The human body might not cope with nearly as much heat and humidity as theory predicts.
One of the first studies to directly assess humid heat stress among young people has found that when humidity is at an absolute max, the upper limit of human adaptability is just 31°C (87 °F).
That's four degrees less than theoretical estimates, and for older people, the threshold is probably even lower.
Because humans cool themselves through evaporative cooling (as in, the sweat on your skin helps to cool you down), it's important to understand 'wet-bulb temperature', which incorporates both heat and humidity – the more humidity in the air relative to heat, the harder it is for evaporation to work.
Compared to hot and dry climates, the human body cannot withstand hot and humid climates nearly as well. That's because at 100 percent humidity, our sweat cannot dissipate as easily to cool our bodies down.
In an absolutely dry environment, the human threshold for survival is probably around 50 °C. But for a completely humid environment, the new results suggest temperatures need only reach 31 °C before our bodies go into heat stroke.
With prolonged exposure to such conditions, death is inevitable.
"If we know what those upper temperature and humidity limits are, we can better prepare people – especially those who are more vulnerable – ahead of a heat wave," says physiologist Larry Kenney from Pennsylvania State University.
"That could mean prioritizing the sickest people who need care, setting up alerts to go out to a community when a heatwave is coming, or developing a chart that provides guidance for different temperature and humidity ranges."
As climate change drives excessive global warming and water evaporation, increasing the heat and moisture of our atmosphere, the threat of exceeding wet-bulb temperature thresholds becomes ever more likely. Especially in the tropics.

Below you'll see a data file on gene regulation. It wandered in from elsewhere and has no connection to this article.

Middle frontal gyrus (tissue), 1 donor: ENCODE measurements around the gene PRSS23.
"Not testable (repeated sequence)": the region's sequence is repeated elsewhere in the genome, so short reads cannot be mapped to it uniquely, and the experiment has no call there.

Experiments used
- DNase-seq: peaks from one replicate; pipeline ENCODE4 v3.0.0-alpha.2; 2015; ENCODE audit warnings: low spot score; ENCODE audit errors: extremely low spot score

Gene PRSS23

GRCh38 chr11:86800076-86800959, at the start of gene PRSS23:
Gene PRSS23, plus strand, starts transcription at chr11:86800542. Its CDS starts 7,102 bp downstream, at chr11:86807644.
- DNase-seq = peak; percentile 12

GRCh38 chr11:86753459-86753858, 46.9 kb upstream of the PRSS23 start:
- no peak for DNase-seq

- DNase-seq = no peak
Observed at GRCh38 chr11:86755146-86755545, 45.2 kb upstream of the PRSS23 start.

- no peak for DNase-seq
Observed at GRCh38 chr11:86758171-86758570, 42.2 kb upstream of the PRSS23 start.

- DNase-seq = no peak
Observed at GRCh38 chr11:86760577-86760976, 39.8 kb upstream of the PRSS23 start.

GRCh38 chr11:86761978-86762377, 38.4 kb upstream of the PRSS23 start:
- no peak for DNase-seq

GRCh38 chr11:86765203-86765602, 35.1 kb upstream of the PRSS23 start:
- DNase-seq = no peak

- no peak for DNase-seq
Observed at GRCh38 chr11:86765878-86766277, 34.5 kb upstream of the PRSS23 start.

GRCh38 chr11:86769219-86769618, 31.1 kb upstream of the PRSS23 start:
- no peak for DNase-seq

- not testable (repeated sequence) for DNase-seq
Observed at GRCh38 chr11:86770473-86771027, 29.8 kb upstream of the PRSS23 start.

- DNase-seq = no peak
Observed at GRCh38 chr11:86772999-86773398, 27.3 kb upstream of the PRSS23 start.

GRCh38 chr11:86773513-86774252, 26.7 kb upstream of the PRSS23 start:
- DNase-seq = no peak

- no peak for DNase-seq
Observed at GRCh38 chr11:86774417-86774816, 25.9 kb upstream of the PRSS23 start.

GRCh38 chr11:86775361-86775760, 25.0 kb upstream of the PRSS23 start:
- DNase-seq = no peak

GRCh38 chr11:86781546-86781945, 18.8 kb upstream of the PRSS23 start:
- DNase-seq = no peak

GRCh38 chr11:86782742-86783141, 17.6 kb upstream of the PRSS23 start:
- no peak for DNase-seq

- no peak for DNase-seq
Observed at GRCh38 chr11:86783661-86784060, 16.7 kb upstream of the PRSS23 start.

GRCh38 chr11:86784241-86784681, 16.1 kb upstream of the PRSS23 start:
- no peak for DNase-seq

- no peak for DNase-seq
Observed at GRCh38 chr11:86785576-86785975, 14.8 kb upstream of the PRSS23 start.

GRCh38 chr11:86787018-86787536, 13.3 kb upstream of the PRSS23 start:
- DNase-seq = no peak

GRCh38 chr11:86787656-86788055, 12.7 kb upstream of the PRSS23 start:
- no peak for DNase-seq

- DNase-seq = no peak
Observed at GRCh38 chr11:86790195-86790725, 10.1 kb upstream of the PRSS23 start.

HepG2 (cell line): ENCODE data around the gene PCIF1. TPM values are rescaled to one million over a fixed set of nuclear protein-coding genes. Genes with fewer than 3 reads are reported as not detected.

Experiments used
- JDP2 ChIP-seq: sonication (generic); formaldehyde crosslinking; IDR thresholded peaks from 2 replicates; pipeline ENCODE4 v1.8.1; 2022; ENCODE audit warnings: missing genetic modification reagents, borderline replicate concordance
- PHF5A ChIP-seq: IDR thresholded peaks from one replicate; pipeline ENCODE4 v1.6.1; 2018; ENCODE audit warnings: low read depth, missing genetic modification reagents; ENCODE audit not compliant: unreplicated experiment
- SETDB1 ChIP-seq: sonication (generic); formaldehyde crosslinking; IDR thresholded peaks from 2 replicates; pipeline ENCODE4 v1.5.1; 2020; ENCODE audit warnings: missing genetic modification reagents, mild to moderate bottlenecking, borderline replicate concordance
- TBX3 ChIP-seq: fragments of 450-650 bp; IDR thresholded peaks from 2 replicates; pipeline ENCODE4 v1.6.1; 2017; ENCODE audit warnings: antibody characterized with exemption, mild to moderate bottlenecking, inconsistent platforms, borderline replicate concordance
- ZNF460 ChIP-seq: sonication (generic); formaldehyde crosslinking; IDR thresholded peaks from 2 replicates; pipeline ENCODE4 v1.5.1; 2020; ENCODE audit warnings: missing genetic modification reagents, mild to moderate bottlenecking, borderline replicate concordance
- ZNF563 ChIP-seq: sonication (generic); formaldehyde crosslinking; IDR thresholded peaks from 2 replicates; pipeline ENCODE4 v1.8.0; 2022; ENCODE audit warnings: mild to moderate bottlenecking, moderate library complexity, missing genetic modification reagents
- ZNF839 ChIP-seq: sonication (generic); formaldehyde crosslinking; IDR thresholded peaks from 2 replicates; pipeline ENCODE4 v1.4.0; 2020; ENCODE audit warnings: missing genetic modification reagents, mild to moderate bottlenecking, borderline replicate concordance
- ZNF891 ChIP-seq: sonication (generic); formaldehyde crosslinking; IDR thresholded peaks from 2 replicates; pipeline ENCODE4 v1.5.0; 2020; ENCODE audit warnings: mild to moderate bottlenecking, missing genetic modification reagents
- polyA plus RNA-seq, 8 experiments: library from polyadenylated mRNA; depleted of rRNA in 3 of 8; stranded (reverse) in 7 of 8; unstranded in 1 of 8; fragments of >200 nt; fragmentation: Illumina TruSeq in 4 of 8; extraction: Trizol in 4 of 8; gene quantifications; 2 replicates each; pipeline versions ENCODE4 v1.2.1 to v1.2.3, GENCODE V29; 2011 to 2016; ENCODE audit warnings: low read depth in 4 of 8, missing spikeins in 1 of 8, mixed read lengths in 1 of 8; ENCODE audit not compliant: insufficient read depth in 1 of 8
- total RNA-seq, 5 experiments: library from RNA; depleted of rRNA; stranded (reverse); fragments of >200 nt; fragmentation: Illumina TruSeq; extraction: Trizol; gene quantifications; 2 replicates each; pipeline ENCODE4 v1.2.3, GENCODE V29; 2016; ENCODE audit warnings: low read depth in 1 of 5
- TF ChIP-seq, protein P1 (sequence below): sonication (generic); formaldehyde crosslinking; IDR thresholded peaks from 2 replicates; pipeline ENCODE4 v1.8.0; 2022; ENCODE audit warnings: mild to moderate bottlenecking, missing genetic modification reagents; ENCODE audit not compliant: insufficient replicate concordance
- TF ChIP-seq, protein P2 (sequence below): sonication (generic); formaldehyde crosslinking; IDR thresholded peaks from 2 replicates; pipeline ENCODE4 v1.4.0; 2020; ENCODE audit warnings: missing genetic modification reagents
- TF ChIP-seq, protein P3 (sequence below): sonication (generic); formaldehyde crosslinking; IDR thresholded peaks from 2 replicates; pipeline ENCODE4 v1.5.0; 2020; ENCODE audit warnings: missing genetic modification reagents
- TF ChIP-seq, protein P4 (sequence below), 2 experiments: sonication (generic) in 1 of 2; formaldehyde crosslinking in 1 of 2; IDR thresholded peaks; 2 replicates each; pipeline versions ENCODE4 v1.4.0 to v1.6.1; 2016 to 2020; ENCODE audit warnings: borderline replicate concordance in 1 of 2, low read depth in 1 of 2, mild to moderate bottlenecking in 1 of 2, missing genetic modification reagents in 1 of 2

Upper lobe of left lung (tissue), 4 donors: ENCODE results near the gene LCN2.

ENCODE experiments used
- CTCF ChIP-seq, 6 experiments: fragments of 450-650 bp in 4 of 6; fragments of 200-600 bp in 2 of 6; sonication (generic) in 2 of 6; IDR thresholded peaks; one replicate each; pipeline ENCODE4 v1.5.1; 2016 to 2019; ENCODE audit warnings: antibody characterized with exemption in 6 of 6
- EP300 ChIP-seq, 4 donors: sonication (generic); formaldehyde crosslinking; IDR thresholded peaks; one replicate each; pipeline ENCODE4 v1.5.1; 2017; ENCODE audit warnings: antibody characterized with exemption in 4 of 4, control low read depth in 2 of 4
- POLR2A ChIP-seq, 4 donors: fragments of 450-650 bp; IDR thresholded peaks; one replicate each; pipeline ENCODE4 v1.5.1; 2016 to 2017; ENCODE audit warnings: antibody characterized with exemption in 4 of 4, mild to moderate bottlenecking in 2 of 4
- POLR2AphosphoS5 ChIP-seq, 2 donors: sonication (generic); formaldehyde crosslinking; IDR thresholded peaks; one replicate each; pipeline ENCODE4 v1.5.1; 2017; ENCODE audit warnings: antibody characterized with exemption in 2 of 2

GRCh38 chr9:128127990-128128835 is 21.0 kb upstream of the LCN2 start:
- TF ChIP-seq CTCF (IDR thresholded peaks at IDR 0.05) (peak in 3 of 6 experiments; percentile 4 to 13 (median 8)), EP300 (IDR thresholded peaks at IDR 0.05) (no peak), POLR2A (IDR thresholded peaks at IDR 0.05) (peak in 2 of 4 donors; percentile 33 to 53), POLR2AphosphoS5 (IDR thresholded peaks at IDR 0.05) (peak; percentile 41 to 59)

Climate scientists suspect that by the end of the century, Pakistan, India, and parts of Southeast Asia, the Persian Gulf and Central America will experience max humidity levels at temperatures over 35 °C much more often.
But this cut-off is based mostly on theory and physiological models of how much heat and humidity the human body can stand. Real-word data have so far been lacking.
To figure out the actual wet-bulb temperature at which humans hit the risk of heat stroke and potential death, researchers recruited 24 young and healthy adults between 18 and 34 years of age.
The team started with a young and fit cohort of humans as they can give us a 'best case' baseline. Older people, pregnant people and other vulnerable populations are generally not able to tolerate heat and humidity as well.
Before entering a chamber with adjustable temperature and humidity levels, participants swallowed a tiny recording device to measure their core body temperatures and relay that information to the researchers via radio.
Then, participants were asked to slowly cycle on a stationary exercise bike, as the temperature and humidity of the chamber was gradually increased.
When the participant's body was no longer able to maintain a core temperature, the experiment was stopped.
On average, in these conditions critical wet-bulb temperatures ranged from 30°C to 31°C, although they could be a little higher if the person is at complete rest and not moving a muscle.
Researchers are now hoping to replicate these studies among older participants, but the fact that this threshold is so low compared to previous estimates, even for young and fit participants, is worrisome.
While the new experiments suggest young people are vulnerable to such extremes, statistics show older people are still more likely to die with prolonged exposure.
"Our results suggest that in humid parts of the world, we should start to get concerned – even about young, healthy people – when it's above 31 degrees wet-bulb temperature," says Kenney.
"The climate is changing, so there are going to be more – and more severe – heat waves. The population is also changing, so there are going to be more older adults. And so it's really important to study the confluence of those two shifts."
The study was published in the Journal of Applied Physiology.